It's theoretically possible, I suppose, that Barr was right in that case.  The thing is that the jurors didn't know either.  But they believed - or believed enough.  After all, proof in the courtroom and the law isn't about what happened.  It isn't about what's true or correct.  Proof, including proof beyond a reasonable doubt, is simply whatever the jury believes.  (It's a bonus, of course, if what the jury believes comports with reality, but it's not a feature of the system.)


Occasionally, the experts agree.  They do about Warren Lee Hill.  All seven of them.  The ones tapped by the state of Georgia and the ones Hill's lawyers hired.  They all agree.  He has mental retardation.  

That might not be a big deal, but Hill's on death row and Georgia wants to kill him.  The thing is, unless those experts are all wrong, it's unconstitutional to execute him.  (See Atkins v. Virginia.)  And there's no evidence that they're all wrong.  Georgia's efforts have so far been stymied, but , of course, is planning to kill him.  They've been stymied in the effort so far, but it looks like, well really, it may all be up to Anthony Kennedy.

See, Georgia said that Hill didn't prove beyond a reasonable doubt that he drooled uncontrollably and walked hunched over and couldn't tie his shoelaces had mental retardation which is the peculiar and perhaps unconstitutional test (I say "perhaps" because the question hasn't been answered by the courts) that the Peach Tree State employs.  And Hill has already had one pass through federal court which means he can't go back there.  So he's now gone directly to SCOTUS.  Jesse Wegman in the Times.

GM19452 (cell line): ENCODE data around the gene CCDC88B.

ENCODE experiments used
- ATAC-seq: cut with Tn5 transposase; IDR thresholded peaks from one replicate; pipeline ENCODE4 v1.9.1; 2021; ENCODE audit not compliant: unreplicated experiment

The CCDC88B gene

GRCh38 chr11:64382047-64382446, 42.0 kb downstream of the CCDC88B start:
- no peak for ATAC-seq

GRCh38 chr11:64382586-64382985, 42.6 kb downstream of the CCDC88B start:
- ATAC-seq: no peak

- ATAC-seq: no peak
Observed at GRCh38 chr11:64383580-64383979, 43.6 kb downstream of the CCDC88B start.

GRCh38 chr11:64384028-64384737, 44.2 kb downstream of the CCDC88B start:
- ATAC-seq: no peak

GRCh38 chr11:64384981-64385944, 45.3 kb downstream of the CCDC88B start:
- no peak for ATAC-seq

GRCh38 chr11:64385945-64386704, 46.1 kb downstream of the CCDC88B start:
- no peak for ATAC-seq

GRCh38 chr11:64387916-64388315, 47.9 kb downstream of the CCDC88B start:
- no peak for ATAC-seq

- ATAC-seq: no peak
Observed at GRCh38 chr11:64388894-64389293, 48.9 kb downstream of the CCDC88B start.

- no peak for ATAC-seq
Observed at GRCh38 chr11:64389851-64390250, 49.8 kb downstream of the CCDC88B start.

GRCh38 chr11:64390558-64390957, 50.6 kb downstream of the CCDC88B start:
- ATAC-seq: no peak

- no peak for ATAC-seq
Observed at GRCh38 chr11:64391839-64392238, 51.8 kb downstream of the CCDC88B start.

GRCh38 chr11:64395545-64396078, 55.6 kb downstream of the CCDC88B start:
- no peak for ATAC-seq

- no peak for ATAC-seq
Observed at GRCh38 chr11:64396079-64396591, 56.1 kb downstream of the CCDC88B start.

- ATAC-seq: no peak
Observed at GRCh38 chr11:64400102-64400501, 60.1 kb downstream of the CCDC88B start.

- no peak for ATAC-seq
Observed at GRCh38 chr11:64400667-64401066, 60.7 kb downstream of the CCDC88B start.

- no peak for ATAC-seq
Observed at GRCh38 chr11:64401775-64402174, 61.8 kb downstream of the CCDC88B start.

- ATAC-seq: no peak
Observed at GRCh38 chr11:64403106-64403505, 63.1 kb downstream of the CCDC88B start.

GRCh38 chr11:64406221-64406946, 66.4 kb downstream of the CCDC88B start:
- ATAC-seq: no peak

The Supreme Court’s next term is full of big-ticket issues — from campaign finance to affirmative action to the separation of powers — but a largely overlooked death-penalty appeal the court hasn’t agreed to hear yet could clarify how broadly it views its ultimate power to stop unjust executions.
Of course, talking about the Court as if it's a unified body with a single point of view is to miss the point rather dramatically.  The question isn't how the Court "views its ultimate power," it's how 5 votes come out.  Typically in these cases (not always, but typically) that means, as I said, that Anthony Kennedy probably holds Warren Lee Hill's life in his hands.

My guess is that he doesn't see it exactly that way.  I suspect he thinks of himself as a judge/Justice making a decision.  Which he is, of course.  But he's also in this case (if the vote turns 5-4, as it very well could) a god with the very specific power of life or death over an individual guy.  

Whichever side you're on, there's something troubling about a system that relies on the wisdom and judgment of any one person to decide whether this person or that one should be killed.

There are, of course, two solutions.  Stop killing people or make the decisions of the jury unreviewable.  The latter guarantees that legal and factual outrages will never be checked.  The former just means we don't go out of our way to make corpses and to turn prison guards into killers.  

Seems like an easy choice to me.  But it's not where we are.  

Which, again, puts it on Anthony Kennedy.